Table 1. Example of Necessary Knowledge, Skills, and Abilities for ASI Position
1. Risk Assessment
3. Workload Management
4. Information Management
7. Interpersonal Skills
8. Decision Making
After an ASI is hired their industry knowledge and experience is supplemented with extensive training, mostly at the FAA Academy in Oklahoma City. ASIs receive about 1,000 hours of resident and computer-based training in their first two years of employment. That would be equivalent to the number of contact hours for about two years of college. That training is usually supplemented with annual recurrent training. Suffice it to say that FAA ASIs have the experience and training to partner with you for continuing safety and efficiency in your maintenance organization.
Look in the Mirror - The ASI is Just Like You
As I have lectured in Inspection Authorization renewal courses and industry conferences you have heard me say “Look in the mirror to see a potential Aviation Safety Inspector.” In most aspects you and the inspectors have the same professional credentials. You share the dedication to safety in all of your aviation maintenance activities. You have and follow the regulations and have full access to the same oversight and compliance documents that your inspector uses. The inspector has the responsibility to check your interpretation and compliance with the regulations. When you combine your safety commitment, knowledge, and skill with those of the FAA ASI then everyone benefits.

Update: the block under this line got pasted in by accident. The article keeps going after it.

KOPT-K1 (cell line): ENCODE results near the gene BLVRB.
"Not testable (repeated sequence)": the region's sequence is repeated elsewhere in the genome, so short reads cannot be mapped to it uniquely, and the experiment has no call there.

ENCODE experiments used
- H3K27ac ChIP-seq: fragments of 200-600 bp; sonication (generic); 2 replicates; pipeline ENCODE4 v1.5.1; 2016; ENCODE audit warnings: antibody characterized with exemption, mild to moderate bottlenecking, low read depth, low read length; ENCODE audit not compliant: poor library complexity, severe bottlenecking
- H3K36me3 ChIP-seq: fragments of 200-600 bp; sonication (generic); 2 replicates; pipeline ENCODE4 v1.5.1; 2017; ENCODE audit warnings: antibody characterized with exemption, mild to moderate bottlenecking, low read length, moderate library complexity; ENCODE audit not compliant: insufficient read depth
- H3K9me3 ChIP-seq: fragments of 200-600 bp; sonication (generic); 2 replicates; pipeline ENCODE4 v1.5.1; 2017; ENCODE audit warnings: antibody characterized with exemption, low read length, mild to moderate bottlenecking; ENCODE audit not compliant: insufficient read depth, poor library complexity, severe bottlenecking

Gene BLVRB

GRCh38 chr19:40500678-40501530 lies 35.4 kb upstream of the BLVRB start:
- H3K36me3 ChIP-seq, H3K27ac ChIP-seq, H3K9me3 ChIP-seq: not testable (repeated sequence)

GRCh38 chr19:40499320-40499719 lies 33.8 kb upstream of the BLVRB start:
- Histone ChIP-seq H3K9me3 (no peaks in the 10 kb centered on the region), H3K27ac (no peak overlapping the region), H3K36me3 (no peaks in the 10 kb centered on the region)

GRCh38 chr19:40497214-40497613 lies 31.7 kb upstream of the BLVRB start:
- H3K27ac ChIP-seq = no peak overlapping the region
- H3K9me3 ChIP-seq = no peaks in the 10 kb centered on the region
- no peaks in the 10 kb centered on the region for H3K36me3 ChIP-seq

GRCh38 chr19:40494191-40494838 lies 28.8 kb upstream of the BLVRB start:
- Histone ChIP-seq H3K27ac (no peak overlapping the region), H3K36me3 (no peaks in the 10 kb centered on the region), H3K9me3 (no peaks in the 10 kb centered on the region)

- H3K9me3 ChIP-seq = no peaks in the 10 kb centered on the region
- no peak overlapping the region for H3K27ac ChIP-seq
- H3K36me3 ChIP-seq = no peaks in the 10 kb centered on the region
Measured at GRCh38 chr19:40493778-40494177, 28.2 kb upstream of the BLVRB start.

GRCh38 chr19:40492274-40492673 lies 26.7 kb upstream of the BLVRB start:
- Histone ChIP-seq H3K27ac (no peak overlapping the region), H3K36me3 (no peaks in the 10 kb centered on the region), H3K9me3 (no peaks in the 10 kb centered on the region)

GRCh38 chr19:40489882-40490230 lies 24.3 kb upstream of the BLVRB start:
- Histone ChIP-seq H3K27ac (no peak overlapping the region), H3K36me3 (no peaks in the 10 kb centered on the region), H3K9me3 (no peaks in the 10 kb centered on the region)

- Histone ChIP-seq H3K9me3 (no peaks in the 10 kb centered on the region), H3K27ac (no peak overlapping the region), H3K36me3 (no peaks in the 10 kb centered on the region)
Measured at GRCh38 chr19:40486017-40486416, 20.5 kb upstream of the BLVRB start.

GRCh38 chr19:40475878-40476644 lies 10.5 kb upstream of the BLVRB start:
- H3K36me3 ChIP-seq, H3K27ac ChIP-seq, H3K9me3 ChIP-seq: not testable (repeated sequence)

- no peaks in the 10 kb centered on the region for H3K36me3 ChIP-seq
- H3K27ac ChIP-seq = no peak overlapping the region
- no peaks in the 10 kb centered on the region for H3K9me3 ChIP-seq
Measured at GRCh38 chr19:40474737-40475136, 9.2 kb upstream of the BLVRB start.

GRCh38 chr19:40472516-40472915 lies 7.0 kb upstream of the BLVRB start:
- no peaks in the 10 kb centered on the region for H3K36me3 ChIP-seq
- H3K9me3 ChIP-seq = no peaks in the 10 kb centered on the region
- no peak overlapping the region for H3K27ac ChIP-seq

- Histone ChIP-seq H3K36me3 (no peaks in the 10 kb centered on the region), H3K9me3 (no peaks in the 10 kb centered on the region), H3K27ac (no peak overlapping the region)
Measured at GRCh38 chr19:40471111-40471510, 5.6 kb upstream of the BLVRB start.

When I participate in an FAA-only class I am always impressed by the overwhelmingly positive comments that inspectors make about the organizations that they oversee. They relate to the importance of efficiency and to the challenges of economics. They are consistent in the opinion that regulatory compliance, doing the job properly the first time, and attention to worker safety help ensure long-term commercial vibrancy. An inspector can relate to you.
ASIs, especially in the human factors discussions, are very sensitive and considerate when they talk about crew and passenger injury or loss. They have the same sensitivity regarding worker health and injury. I am proud of FAA ASI colleagues when they talk about the human side of the people and companies they oversee. They take pride in your success. They are just like you.
Teaming with your ASI as a Partner in Safety
Below are examples of the kinds of activities in which you can engage your ASI as a safety partner:
1. Seeking information and regulation interpretation